The constitutional court on Tuesday heard closing arguments in a trial that will ultimately determine whether the minor opposition Unified Progressive Party will be forced to disband over accusations it had plans to overthrow the government.
Justice Minister Hwang Kyo-ahn, speaking on behalf of the state, told the court that the UPP based itself on a political doctrine that violated South Korea's constitutional order.
He claimed the party's political objective was to instigate a rebellion against the government and achieve a federal form of unification with Pyongyang.
Chief of the UPP, Lee Jung-hee countered and defended her party before the court, saying it had no affiliation whatsoever with North Korea and that the government was guilty of political suppression.
The accusations date back to last year, when lawmaker Lee Seok-ki and three UPP members were arrested on charges of plotting to topple the South Korean government and blow up major government facilities in the event of a war with the North.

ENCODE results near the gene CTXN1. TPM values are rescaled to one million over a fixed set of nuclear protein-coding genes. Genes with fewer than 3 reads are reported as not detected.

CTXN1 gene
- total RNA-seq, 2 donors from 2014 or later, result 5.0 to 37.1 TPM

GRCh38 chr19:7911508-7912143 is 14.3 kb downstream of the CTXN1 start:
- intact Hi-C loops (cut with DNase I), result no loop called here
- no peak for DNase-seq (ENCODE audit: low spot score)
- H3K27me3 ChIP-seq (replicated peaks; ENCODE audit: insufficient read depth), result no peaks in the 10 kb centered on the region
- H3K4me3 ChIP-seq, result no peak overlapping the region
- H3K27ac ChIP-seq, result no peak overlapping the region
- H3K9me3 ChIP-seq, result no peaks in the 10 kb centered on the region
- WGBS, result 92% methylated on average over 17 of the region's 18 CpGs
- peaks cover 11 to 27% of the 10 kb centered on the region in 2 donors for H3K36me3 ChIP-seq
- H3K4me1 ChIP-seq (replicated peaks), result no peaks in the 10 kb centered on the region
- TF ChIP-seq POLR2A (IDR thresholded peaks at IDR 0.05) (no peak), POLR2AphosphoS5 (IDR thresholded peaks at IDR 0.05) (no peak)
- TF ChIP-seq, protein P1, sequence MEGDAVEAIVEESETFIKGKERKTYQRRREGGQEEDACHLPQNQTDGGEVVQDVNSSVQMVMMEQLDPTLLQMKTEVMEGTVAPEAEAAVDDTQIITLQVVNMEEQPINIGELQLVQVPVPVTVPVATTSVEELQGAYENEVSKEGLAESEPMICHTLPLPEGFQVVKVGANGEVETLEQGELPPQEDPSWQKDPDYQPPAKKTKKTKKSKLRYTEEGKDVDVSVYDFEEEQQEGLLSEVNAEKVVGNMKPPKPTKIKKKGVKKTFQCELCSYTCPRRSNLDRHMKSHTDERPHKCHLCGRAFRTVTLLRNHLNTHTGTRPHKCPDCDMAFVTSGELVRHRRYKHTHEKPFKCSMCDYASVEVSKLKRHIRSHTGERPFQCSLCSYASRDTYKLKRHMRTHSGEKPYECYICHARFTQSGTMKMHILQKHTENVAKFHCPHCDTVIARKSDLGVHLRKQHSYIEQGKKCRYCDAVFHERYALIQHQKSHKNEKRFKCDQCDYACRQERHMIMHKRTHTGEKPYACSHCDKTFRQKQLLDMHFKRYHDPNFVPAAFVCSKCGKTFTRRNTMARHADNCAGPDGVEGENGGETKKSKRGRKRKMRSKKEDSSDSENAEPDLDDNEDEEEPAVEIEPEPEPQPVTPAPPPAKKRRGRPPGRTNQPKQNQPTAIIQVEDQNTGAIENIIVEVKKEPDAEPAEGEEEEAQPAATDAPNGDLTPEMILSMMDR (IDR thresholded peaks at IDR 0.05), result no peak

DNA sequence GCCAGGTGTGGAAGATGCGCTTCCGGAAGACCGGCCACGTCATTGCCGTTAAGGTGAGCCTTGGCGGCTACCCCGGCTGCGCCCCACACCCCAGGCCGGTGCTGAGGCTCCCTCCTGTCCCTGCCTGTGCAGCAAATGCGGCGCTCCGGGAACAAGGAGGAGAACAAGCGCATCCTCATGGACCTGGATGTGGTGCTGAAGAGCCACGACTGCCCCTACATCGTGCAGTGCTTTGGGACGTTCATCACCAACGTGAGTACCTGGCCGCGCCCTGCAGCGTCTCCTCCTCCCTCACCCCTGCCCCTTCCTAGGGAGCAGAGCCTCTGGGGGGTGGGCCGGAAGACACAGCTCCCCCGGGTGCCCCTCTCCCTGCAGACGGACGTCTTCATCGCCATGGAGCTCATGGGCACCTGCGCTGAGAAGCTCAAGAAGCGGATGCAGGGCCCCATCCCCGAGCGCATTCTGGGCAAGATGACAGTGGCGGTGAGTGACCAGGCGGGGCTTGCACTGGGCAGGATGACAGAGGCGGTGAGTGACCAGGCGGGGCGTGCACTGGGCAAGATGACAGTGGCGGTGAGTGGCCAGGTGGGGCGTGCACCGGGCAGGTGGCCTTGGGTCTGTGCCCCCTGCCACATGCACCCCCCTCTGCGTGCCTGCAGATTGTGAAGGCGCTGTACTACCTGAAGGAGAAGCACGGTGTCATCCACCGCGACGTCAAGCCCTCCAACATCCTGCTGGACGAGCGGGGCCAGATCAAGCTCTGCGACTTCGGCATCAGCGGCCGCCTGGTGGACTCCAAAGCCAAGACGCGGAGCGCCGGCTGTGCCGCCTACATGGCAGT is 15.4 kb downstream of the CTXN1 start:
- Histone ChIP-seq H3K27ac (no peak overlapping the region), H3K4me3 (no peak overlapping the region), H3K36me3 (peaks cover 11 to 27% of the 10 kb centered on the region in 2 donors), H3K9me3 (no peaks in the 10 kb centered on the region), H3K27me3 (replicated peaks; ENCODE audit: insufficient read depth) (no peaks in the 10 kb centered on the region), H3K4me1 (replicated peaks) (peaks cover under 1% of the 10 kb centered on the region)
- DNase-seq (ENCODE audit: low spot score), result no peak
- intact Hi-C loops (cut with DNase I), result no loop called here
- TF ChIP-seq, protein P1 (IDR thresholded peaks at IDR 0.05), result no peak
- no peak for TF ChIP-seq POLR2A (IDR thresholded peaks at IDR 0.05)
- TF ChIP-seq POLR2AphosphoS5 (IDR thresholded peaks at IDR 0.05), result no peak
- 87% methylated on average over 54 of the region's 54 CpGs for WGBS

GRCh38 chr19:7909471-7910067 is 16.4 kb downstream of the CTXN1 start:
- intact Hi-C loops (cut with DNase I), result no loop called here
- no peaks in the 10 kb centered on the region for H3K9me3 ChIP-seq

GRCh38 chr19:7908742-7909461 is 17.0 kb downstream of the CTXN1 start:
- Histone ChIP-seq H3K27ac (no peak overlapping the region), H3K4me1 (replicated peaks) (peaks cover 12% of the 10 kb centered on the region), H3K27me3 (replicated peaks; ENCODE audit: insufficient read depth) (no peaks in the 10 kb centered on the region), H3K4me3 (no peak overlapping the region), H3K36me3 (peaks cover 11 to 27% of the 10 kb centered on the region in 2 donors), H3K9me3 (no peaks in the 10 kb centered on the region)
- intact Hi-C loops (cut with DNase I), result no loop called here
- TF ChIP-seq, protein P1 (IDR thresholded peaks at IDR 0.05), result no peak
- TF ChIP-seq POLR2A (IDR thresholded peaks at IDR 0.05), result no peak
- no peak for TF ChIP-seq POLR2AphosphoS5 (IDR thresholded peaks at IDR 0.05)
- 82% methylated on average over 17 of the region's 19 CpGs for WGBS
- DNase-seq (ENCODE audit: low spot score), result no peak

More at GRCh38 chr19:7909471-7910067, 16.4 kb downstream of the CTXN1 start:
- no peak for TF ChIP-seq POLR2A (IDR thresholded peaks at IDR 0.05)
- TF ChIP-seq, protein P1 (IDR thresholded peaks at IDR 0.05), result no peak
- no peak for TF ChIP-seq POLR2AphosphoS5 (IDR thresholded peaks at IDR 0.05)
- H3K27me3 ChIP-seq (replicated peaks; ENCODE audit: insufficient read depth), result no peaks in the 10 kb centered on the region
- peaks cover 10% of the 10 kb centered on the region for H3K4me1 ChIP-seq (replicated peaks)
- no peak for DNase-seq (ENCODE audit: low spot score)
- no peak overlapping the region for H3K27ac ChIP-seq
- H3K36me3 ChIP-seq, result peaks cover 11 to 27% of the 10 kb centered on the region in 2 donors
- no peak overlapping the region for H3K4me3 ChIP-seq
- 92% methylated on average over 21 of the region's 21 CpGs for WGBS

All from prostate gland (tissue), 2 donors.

They are still awaiting a Supreme Court ruling on those charges.
The Constitutional Court is expected to deliver its ruling by the end of this year, determining whether the UPP will be allowed to continue on as an official party.
If they are forced to disband, it will mark a first in Korean history.
Ji Myung-kil, Arirang News.